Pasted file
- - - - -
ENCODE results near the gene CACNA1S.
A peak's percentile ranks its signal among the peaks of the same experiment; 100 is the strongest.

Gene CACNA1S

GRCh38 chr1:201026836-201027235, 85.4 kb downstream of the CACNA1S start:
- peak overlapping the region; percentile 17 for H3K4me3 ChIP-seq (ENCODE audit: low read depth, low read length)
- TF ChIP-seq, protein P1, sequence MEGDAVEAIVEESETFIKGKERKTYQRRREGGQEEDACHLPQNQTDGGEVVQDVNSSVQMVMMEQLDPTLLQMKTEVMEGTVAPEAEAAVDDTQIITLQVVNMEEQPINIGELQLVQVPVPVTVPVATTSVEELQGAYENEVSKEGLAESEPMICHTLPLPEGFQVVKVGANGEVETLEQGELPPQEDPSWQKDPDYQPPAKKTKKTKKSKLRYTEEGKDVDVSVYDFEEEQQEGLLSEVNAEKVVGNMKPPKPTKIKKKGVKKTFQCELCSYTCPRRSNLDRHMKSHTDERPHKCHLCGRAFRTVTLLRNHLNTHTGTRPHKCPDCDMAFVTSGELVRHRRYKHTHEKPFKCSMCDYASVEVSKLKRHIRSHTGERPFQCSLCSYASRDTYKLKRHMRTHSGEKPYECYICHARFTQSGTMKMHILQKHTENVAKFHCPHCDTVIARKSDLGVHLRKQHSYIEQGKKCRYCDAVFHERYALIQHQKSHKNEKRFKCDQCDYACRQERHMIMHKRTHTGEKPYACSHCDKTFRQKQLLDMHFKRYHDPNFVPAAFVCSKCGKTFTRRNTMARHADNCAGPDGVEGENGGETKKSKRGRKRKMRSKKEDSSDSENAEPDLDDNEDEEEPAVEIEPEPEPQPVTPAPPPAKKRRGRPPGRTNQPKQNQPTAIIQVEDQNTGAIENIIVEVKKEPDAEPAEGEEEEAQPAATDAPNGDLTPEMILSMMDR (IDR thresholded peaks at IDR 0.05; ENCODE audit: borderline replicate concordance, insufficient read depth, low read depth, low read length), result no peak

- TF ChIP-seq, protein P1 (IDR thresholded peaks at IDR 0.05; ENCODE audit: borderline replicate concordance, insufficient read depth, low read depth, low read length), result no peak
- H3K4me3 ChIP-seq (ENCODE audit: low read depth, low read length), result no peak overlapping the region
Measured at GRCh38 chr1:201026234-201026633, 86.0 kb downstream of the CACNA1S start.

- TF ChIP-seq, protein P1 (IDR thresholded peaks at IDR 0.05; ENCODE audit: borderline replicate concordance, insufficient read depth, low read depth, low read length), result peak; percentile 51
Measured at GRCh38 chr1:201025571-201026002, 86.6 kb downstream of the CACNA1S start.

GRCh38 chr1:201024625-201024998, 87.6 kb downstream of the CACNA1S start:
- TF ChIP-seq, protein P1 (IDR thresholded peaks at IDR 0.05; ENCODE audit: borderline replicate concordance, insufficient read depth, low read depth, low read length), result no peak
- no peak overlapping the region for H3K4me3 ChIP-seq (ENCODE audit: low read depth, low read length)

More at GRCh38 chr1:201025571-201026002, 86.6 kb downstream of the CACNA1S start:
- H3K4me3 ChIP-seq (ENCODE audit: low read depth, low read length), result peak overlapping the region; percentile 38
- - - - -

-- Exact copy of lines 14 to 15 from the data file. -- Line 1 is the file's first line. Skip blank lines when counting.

- no peak overlapping the region for H3K4me3 ChIP-seq (ENCODE audit: low read depth, low read length)

More at GRCh38 chr1:201025571-201026002, 86.6 kb downstream of the CACNA1S start: